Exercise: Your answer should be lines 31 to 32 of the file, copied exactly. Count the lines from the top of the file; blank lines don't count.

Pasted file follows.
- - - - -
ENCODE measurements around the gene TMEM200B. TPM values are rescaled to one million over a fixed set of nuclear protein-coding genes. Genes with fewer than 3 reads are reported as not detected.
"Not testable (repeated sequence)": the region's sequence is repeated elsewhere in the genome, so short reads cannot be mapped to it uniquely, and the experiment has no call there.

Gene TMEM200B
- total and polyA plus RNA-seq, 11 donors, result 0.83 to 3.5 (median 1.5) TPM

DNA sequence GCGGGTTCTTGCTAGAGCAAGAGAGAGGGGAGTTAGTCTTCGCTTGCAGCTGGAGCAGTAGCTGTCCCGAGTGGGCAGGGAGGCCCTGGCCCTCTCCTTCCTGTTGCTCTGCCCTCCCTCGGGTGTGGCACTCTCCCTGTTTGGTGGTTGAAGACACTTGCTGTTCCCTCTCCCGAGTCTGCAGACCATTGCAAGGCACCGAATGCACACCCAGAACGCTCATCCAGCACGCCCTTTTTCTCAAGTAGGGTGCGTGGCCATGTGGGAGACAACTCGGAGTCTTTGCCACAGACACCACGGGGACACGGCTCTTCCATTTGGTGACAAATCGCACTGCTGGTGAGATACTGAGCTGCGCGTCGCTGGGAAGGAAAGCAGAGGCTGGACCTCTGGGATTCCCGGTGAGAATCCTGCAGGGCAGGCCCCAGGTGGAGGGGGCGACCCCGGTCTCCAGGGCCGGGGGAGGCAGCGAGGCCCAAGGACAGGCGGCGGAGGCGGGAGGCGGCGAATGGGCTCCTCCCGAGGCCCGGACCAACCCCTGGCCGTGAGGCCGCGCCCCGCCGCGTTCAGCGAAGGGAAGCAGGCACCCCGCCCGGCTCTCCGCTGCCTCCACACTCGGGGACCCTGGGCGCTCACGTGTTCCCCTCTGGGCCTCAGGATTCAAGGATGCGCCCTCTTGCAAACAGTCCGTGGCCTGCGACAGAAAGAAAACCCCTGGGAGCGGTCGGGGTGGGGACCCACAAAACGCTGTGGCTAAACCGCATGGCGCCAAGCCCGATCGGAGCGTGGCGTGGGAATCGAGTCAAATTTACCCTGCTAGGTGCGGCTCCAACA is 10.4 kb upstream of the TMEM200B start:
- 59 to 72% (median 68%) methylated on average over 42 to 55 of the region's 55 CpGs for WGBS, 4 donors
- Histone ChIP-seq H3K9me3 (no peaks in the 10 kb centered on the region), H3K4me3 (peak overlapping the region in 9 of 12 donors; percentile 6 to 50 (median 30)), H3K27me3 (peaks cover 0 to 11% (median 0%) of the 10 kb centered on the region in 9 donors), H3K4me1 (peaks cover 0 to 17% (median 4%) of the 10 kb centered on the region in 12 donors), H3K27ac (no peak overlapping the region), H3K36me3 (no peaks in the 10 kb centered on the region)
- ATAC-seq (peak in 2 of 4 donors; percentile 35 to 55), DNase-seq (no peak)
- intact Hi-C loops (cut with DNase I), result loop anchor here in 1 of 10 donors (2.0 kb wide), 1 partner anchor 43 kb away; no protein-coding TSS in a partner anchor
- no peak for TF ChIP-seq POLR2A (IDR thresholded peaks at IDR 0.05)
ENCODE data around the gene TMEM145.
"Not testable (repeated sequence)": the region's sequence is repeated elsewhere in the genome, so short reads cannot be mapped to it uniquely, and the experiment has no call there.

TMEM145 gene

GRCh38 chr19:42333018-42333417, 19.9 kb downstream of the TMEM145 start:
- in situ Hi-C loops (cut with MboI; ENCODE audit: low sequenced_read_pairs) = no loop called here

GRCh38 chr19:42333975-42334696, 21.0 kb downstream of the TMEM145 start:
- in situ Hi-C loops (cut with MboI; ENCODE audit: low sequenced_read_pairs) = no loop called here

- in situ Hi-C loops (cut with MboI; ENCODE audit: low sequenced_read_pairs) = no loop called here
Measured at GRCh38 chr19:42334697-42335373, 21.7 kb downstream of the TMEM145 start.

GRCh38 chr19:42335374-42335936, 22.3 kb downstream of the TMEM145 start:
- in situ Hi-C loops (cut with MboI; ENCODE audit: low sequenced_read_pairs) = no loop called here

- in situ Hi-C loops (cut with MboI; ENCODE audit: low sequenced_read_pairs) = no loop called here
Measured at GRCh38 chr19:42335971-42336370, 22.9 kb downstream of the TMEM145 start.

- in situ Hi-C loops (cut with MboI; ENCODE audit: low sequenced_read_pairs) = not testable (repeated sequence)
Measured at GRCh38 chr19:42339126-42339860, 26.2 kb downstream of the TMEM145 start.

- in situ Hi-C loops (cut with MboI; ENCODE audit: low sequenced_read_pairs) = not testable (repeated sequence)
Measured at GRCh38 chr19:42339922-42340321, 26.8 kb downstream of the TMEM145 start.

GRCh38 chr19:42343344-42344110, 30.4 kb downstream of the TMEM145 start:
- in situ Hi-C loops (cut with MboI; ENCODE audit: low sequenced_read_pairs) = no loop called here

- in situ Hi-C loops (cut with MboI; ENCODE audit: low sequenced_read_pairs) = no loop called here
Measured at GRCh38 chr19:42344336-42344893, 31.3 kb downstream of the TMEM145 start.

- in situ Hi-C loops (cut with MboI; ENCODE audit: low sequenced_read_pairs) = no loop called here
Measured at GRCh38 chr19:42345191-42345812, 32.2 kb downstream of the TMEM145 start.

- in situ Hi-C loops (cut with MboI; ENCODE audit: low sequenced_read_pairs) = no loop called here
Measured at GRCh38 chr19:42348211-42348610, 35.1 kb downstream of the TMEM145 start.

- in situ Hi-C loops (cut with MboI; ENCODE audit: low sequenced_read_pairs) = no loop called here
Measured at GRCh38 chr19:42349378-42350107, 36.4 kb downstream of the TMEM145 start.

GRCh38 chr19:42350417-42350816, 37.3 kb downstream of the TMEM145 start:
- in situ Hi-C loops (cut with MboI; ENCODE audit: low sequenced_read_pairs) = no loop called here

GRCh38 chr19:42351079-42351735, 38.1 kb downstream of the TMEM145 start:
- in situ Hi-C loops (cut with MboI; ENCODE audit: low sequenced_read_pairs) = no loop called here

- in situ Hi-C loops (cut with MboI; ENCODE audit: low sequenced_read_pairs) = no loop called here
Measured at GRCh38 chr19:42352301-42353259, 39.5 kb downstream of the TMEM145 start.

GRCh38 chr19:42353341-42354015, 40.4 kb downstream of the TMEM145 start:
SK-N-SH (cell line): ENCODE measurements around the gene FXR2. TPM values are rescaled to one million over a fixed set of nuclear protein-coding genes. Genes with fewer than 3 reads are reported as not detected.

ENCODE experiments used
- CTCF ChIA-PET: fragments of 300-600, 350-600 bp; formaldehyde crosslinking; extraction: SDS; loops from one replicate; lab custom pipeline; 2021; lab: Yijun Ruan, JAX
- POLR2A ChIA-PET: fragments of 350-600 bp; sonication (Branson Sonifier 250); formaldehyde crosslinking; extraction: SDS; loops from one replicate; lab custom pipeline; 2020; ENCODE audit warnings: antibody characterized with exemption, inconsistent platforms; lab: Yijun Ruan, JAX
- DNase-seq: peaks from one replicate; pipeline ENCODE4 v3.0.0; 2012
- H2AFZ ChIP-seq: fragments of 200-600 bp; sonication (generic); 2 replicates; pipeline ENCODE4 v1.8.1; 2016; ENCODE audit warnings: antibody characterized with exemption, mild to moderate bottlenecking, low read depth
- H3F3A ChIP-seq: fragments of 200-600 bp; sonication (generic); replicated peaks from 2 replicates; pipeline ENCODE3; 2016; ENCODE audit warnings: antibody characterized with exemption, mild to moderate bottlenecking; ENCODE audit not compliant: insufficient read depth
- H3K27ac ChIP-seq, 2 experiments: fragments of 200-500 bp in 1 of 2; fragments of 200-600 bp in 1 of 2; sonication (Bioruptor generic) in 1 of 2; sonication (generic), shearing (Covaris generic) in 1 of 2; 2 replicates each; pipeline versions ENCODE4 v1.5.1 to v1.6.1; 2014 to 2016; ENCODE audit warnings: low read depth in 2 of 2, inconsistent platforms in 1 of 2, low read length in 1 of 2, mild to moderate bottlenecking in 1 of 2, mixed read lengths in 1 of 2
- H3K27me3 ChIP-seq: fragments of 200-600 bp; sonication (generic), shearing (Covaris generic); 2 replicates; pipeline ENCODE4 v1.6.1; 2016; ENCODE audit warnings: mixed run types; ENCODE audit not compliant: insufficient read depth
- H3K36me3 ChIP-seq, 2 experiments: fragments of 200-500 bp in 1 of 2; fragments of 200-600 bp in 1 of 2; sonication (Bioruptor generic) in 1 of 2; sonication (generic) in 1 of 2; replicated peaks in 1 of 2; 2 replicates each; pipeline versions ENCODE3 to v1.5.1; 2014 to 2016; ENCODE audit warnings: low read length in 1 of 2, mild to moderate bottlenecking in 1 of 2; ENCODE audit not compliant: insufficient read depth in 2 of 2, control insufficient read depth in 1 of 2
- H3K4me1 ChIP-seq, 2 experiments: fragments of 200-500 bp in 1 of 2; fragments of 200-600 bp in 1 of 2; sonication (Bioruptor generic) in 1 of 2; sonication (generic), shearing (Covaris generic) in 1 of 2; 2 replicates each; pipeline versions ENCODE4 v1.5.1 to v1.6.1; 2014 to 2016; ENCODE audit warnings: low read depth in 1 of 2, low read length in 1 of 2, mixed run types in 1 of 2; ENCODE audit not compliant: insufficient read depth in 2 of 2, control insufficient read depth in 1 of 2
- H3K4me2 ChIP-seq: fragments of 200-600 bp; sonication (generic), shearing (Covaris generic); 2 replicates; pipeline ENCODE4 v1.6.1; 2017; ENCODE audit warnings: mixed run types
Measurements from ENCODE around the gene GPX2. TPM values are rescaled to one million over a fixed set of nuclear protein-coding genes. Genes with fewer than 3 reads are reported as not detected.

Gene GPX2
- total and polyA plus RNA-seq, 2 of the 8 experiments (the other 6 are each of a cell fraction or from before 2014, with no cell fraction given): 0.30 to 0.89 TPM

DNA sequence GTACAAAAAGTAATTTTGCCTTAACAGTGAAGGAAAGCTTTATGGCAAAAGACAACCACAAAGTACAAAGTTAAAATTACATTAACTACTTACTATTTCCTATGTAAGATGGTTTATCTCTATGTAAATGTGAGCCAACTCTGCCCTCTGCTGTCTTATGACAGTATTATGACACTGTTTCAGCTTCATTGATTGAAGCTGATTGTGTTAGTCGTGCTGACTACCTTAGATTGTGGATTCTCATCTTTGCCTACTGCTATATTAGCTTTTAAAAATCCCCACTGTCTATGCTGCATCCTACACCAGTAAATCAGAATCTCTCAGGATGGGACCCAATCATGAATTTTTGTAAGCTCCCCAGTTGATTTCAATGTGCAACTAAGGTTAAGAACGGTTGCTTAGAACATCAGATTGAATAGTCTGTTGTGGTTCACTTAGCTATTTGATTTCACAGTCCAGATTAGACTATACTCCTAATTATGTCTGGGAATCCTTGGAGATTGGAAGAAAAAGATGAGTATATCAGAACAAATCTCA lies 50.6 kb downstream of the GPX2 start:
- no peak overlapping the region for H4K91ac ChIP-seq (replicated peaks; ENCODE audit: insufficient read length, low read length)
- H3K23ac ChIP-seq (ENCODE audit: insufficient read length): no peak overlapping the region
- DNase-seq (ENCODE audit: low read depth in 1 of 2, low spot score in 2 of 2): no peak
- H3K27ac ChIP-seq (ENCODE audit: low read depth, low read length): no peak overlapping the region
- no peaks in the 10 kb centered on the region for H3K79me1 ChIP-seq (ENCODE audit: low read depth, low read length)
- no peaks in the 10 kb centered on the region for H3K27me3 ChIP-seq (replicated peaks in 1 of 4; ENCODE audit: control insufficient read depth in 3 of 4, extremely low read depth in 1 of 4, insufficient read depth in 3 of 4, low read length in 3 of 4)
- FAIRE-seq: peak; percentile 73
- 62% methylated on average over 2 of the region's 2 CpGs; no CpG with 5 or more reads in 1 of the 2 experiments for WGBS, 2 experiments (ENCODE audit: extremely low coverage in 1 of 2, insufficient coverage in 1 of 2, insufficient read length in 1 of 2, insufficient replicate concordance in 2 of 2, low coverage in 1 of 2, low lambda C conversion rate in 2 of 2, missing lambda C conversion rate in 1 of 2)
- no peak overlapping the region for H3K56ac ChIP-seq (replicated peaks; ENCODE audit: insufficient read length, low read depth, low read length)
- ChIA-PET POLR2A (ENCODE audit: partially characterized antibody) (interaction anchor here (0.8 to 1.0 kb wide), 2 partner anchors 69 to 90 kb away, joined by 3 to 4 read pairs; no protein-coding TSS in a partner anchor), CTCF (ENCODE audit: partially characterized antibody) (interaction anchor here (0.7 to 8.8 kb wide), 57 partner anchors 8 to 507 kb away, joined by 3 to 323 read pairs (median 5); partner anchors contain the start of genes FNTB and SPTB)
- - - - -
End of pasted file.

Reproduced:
Measured at GRCh38 chr19:42344336-42344893, 31.3 kb downstream of the TMEM145 start.

- in situ Hi-C loops (cut with MboI; ENCODE audit: low sequenced_read_pairs) = no loop called here